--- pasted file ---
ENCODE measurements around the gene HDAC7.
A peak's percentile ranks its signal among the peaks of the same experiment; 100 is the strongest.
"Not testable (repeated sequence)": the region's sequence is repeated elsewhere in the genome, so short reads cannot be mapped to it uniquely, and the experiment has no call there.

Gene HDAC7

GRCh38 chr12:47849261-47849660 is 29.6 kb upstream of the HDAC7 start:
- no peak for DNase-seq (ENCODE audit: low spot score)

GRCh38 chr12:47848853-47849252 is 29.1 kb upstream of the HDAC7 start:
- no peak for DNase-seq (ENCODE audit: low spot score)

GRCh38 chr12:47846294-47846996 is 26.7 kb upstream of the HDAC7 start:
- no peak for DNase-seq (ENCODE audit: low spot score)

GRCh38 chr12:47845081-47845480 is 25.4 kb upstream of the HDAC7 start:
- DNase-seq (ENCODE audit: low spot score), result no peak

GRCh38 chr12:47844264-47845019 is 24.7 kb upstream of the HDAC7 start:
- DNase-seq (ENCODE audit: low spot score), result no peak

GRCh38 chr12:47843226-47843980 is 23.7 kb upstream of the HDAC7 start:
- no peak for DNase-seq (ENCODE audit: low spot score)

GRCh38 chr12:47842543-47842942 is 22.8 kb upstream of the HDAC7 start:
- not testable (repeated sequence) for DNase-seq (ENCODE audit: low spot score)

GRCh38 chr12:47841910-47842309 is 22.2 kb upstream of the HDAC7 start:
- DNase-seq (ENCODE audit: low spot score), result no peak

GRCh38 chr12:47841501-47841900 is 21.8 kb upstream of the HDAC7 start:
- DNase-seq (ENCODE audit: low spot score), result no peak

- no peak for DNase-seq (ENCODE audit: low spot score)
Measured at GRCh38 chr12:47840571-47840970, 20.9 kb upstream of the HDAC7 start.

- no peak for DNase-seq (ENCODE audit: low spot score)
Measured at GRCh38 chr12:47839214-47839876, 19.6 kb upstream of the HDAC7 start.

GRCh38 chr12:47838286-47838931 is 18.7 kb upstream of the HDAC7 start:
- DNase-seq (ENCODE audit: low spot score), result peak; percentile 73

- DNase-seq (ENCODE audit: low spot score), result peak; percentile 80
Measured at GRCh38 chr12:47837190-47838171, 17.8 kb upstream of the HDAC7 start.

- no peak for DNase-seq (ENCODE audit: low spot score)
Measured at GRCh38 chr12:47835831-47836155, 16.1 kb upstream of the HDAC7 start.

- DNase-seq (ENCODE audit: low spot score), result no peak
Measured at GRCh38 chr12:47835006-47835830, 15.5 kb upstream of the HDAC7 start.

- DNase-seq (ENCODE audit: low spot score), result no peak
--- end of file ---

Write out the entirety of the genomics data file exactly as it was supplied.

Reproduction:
ENCODE measurements around the gene HDAC7.
A peak's percentile ranks its signal among the peaks of the same experiment; 100 is the strongest.
"Not testable (repeated sequence)": the region's sequence is repeated elsewhere in the genome, so short reads cannot be mapped to it uniquely, and the experiment has no call there.

Gene HDAC7

GRCh38 chr12:47849261-47849660 is 29.6 kb upstream of the HDAC7 start:
- no peak for DNase-seq (ENCODE audit: low spot score)

GRCh38 chr12:47848853-47849252 is 29.1 kb upstream of the HDAC7 start:
- no peak for DNase-seq (ENCODE audit: low spot score)

GRCh38 chr12:47846294-47846996 is 26.7 kb upstream of the HDAC7 start:
- no peak for DNase-seq (ENCODE audit: low spot score)

GRCh38 chr12:47845081-47845480 is 25.4 kb upstream of the HDAC7 start:
- DNase-seq (ENCODE audit: low spot score), result no peak

GRCh38 chr12:47844264-47845019 is 24.7 kb upstream of the HDAC7 start:
- DNase-seq (ENCODE audit: low spot score), result no peak

GRCh38 chr12:47843226-47843980 is 23.7 kb upstream of the HDAC7 start:
- no peak for DNase-seq (ENCODE audit: low spot score)

GRCh38 chr12:47842543-47842942 is 22.8 kb upstream of the HDAC7 start:
- not testable (repeated sequence) for DNase-seq (ENCODE audit: low spot score)

GRCh38 chr12:47841910-47842309 is 22.2 kb upstream of the HDAC7 start:
- DNase-seq (ENCODE audit: low spot score), result no peak

GRCh38 chr12:47841501-47841900 is 21.8 kb upstream of the HDAC7 start:
- DNase-seq (ENCODE audit: low spot score), result no peak

- no peak for DNase-seq (ENCODE audit: low spot score)
Measured at GRCh38 chr12:47840571-47840970, 20.9 kb upstream of the HDAC7 start.

- no peak for DNase-seq (ENCODE audit: low spot score)
Measured at GRCh38 chr12:47839214-47839876, 19.6 kb upstream of the HDAC7 start.

GRCh38 chr12:47838286-47838931 is 18.7 kb upstream of the HDAC7 start:
- DNase-seq (ENCODE audit: low spot score), result peak; percentile 73

- DNase-seq (ENCODE audit: low spot score), result peak; percentile 80
Measured at GRCh38 chr12:47837190-47838171, 17.8 kb upstream of the HDAC7 start.

- no peak for DNase-seq (ENCODE audit: low spot score)
Measured at GRCh38 chr12:47835831-47836155, 16.1 kb upstream of the HDAC7 start.

- DNase-seq (ENCODE audit: low spot score), result no peak
Measured at GRCh38 chr12:47835006-47835830, 15.5 kb upstream of the HDAC7 start.

- DNase-seq (ENCODE audit: low spot score), result no peak